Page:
These same considerations are in play in other bodily incorporations of meaning, for instance in the bodily movements we count as actions. There is some kind of crisis if actions taken by agents to be of certain types are not taken to be such actions by many others. Rousseau began an account of those conditions and their implications: Modern societies had created novel and profoundly deep forms of dependencies, in a novel and profoundly deep way—most famously, but not exclusively, the dependencies that result from ever more divided, specialized, and thus alienated labor. To make Rousseau’s long story short, this situation created a great social pressure for ignoring, for suppressing via conformism, for rendering invisible by various means the vast social inequalities that such unequal positions of dependence and relative independence would inevitably produce. This is the situation that would later be intelligibly called “dialectical.” The social relations and fundamental inequalities of modern capitalism greatly weakens the possibility of common conventions that could be shared in meaningfully fulfilling ways; rather, these sorts of tensions tended to be anaesthetized by a conformity-inducing redirection of human desire to what everyone else desired.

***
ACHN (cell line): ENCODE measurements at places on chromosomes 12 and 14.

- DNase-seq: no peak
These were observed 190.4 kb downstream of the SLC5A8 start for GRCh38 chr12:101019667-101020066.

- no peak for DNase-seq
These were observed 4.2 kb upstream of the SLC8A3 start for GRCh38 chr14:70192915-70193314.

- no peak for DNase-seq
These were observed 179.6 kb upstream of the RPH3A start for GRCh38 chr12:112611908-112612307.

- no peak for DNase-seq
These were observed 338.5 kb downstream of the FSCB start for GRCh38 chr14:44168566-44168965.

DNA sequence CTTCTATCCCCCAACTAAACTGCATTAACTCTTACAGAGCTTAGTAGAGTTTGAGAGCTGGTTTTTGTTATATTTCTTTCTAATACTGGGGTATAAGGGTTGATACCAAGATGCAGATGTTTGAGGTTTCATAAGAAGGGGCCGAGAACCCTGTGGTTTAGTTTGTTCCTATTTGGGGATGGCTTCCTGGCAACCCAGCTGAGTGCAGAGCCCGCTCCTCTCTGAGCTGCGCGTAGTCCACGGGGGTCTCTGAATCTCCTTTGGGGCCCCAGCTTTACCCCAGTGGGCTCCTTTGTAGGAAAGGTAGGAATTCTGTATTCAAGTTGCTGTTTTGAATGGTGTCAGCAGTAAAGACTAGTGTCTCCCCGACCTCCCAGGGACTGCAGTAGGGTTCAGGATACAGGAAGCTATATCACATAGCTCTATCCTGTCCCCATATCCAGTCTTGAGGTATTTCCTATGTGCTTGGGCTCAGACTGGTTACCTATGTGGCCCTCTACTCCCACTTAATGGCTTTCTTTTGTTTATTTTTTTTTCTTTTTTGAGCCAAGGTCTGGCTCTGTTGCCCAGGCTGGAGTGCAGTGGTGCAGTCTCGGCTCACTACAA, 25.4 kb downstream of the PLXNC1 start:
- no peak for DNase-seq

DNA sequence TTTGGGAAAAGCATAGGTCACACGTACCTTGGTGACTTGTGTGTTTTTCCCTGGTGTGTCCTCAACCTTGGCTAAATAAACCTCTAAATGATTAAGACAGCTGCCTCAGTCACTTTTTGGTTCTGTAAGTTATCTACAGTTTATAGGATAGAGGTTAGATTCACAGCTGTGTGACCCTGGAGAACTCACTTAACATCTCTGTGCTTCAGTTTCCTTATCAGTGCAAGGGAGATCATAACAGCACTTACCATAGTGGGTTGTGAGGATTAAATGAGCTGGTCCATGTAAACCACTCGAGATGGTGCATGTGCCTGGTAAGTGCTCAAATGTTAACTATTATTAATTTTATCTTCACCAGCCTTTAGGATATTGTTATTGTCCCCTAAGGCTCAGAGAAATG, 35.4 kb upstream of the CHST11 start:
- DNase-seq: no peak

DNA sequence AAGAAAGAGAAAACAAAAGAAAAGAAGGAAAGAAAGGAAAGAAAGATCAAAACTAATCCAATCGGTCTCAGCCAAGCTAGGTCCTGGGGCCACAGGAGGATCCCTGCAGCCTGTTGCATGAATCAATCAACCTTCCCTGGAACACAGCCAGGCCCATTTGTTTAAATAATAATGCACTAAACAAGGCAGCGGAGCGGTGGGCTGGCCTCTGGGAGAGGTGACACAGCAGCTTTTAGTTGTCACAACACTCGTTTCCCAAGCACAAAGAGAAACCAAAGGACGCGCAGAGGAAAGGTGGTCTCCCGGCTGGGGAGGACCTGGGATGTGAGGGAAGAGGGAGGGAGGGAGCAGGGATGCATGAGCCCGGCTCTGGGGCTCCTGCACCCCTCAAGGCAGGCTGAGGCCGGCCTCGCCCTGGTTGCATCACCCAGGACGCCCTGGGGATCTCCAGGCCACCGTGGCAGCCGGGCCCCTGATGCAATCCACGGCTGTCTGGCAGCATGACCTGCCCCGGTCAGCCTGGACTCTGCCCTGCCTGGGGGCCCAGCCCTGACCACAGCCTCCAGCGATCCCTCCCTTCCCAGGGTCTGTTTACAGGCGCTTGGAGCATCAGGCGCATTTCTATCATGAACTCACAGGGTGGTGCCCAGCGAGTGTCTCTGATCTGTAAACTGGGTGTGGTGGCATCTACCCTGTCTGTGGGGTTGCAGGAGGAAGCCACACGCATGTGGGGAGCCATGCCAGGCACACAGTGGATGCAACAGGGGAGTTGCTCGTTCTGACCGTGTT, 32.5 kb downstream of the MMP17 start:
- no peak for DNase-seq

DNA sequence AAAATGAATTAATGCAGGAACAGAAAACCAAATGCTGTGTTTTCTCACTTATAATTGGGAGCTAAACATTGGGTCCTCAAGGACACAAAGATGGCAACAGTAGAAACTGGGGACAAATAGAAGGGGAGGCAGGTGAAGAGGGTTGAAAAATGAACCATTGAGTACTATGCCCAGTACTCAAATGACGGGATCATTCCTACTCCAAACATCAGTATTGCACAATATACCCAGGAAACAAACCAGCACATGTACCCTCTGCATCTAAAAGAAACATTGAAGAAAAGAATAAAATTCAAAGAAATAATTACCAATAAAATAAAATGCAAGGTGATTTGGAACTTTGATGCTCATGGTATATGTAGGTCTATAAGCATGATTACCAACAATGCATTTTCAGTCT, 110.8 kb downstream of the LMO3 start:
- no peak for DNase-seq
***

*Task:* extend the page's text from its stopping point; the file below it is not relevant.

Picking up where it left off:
From Hegel to Adorno, the realm of the aesthetic has been called the realm of the negative—that which is not expressible in discursive articulation and so possibly resistant to those processes of conformism. For Hegel, “negative” did not mean unintelligible, but involved bearing truth in its own way, preserving some distinct mode of genuinely shareable meaning, or at least an aspiration for genuinely shareable meaning. The first expression of the crisis of aesthetic modernism was such negativity: the diminishing credibility of the traditional aesthetic forms that had previously made possible such sensible mutual recognition. The painterly conventions of illusionism, perspective, sculptural modeling to evoke solidity, or the traditions of genre, the nude, the ideal—these are all refused, all at once, in Manet’s Olympia, for example. Aesthetic intelligibility would from now on be immensely more difficult because continued reliance upon such conventions came to evoke conformism, a kind of enforced traditionalism, in the face of the looming possibility that prior assumptions about shareability of meaning were becoming irrelevant.